The national OCD charity, run by and for people with lived experience of OCD
Regardless of your therapy provider, from time-to-time things don’t go according to plan. It may not be anybody’s fault, it just might mean that you and your therapist have reached the end of your therapeutic relationship.
So what happens if therapy is not working?
Even the most excellent of partnerships will sometimes slow down, and hit the proverbial brick wall. In such situations it is important to discuss your concerns with your therapist and explain to them how you’re feeling about the progress of your treatment.
When progress in therapy does slow down, talking to your therapist should help. New goals can be set, and new exercises planned together (‘together’ being the operative word).
Beware the therapist that simply turns round and accuses you of not working hard enough… whilst you have to answer that question honestly yourself, in our experience if a therapist says that, it’s a good indication that it’s time for a new one!
We always suggest talking problems through with your therapist first, but if you really feel the therapy partnership has gone as far as it can, there is nothing wrong with searching for a new therapist. It is not a sign of failure; it may just be that a new therapist approach is needed. Think of it like learning to drive; you don’t always pass your test first time and sometimes a fresh approach with a different driving instructor (therapist) can make the difference, therapy is the same.
Whilst accessing a new therapist via the NHS is not straight forward, you can ask to be stepped up to another therapist either within the same team or at a higher stepped care level. Although should you choose to do this, be aware that you may have to go back on a waiting list.
My therapist is lovely, I don’t want to change
This is something we hear quite frequently, especially where patients have been with the same private therapist a considerable time. Whilst we all want a therapist that is nice, someone we can feel at ease with, can open up to and importantly trust. Be wary of therapeutic relationships which simply become about ‘talking’ rather than ‘doing‘.
It’s great to have a nice lovely therapist, but by the same token we need an effective therapist that will move us forward. So if after a few weeks (at any stage) you feel you have stopped making progress, then it may be time to implement the steps above to discuss it.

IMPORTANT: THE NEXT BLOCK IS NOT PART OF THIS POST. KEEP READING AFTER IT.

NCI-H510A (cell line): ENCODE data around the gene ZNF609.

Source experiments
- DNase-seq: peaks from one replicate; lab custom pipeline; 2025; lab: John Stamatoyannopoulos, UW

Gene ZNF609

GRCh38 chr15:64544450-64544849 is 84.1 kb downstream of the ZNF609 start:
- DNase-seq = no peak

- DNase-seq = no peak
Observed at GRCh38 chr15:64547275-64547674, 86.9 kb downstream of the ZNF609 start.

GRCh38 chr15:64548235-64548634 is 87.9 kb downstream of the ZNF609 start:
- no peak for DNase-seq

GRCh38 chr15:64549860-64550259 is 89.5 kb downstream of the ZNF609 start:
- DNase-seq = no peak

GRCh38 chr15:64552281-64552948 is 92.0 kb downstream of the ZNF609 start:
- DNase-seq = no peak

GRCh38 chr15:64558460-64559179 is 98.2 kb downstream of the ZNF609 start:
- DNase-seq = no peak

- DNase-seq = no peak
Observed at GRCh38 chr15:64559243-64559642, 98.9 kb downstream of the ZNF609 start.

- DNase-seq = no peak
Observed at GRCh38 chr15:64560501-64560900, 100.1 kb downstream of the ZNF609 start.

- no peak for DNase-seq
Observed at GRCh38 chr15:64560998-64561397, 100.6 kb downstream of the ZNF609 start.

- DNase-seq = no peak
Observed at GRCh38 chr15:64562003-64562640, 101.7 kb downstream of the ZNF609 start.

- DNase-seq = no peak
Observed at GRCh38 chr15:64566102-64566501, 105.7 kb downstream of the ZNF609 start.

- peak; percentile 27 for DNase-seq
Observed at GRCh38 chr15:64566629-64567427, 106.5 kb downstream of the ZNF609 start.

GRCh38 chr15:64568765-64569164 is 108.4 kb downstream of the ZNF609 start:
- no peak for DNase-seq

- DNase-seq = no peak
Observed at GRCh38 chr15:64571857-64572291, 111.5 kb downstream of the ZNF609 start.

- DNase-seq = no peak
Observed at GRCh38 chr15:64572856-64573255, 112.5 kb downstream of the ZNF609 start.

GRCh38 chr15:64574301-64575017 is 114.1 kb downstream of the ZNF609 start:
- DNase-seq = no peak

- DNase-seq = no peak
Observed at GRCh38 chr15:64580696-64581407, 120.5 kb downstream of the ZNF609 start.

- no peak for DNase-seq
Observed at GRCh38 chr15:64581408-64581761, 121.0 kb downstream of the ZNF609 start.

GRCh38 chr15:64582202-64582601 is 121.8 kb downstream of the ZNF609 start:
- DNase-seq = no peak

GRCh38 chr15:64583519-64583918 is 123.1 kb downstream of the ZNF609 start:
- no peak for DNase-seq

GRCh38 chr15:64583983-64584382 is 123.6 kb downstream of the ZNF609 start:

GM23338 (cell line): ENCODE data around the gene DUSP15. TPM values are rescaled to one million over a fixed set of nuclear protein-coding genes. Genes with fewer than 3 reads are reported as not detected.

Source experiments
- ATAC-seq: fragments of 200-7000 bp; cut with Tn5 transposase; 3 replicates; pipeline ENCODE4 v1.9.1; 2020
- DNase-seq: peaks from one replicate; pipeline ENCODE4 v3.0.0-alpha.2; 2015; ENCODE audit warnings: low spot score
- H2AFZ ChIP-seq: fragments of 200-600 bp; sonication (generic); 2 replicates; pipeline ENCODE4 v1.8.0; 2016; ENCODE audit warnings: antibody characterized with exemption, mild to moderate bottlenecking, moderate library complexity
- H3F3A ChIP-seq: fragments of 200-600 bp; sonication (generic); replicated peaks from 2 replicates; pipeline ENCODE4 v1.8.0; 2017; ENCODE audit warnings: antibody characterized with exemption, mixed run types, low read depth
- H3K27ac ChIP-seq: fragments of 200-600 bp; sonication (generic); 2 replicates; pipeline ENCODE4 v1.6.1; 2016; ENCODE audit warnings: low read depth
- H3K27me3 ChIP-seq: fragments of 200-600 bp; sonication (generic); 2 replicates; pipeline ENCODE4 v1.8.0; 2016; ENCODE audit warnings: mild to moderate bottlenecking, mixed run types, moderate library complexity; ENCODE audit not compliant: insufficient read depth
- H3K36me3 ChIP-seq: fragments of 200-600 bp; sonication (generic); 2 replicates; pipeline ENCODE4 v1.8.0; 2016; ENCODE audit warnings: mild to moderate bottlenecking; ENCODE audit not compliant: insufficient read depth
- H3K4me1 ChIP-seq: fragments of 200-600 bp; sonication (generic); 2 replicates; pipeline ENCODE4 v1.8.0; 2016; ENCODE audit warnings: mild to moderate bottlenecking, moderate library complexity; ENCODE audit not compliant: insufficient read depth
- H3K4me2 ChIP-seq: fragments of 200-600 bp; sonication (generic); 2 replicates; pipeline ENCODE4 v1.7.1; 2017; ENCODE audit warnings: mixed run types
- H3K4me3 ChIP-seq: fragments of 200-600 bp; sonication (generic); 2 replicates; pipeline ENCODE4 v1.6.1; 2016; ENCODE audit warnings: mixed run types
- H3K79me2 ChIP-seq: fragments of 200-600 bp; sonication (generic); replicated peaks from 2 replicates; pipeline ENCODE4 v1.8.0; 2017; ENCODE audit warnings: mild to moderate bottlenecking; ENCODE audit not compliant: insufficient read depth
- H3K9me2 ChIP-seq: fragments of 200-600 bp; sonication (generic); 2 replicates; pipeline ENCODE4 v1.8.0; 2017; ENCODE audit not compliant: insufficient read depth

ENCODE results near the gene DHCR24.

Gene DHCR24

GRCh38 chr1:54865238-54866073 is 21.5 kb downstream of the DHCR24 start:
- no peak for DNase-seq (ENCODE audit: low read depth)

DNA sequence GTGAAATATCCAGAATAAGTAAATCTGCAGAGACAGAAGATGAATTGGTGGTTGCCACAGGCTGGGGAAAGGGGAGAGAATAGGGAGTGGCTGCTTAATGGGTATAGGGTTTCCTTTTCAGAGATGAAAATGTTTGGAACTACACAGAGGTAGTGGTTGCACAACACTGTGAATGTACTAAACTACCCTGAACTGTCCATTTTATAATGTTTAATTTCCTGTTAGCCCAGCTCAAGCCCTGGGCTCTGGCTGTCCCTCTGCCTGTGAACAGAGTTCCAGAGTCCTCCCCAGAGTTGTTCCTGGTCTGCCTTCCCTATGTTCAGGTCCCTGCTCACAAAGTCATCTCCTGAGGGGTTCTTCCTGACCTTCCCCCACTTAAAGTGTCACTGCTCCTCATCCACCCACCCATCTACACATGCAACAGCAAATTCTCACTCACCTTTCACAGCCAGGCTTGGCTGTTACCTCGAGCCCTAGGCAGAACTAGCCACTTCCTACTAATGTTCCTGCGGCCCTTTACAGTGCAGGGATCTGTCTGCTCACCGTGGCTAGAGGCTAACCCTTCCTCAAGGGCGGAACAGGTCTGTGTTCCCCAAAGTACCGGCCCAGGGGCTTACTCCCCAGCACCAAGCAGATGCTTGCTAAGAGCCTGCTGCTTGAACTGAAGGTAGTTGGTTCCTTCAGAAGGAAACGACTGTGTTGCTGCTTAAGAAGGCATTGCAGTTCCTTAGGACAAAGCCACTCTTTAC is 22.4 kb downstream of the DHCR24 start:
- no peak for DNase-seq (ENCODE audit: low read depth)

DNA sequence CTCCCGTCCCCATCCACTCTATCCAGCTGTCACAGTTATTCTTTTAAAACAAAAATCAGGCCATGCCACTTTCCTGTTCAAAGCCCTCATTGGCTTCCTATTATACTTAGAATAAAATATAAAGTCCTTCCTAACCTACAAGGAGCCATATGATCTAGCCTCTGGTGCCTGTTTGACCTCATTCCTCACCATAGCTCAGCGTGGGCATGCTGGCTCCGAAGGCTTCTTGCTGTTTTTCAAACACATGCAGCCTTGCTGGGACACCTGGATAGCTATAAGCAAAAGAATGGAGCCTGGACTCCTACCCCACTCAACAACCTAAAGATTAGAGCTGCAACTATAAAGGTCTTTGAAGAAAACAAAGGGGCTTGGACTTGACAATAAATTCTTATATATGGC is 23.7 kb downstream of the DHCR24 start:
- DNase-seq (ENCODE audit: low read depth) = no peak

Audio record therapy sessions
As mentioned on the getting the most out of therapy page, talking about your problems can be an emotional experience. Therefore inevitably during therapy we will at some point forget to mention something important, or forget what the therapist said.
So if you feel therapy progress is grinding to a halt, before having a conversation with your therapist, it may be worth audio recording a couple of sessions and listening back to see if therapy feels different outside of the emotional confines of the therapy office.
On rare occasions where communication with your therapist has been exhausted and you feel let down, you may find you want to make a complaint,here are some steps you can take.
- NHS – In many cases, you can escalate concerns or complaints with the service manager, by calling or preferably in writing. However, if this does not resolve the matter, you can escalate your complaint to your local commissioners (CCG) or NHS England/Wales/Scotland, something your local NHS PALS may be able to assist you with. The NHS have some advice on making a complaint on their website (see the links in the additional reading box).
- Private – If you’re working with a private therapist who is a BABCP member, then you can explore making a complaint through the BABCP or any other regulatory body the therapist is a member of. The BABCP takes complaints made about its members seriously and have a formal Complaints Procedure, which you can view on their website.
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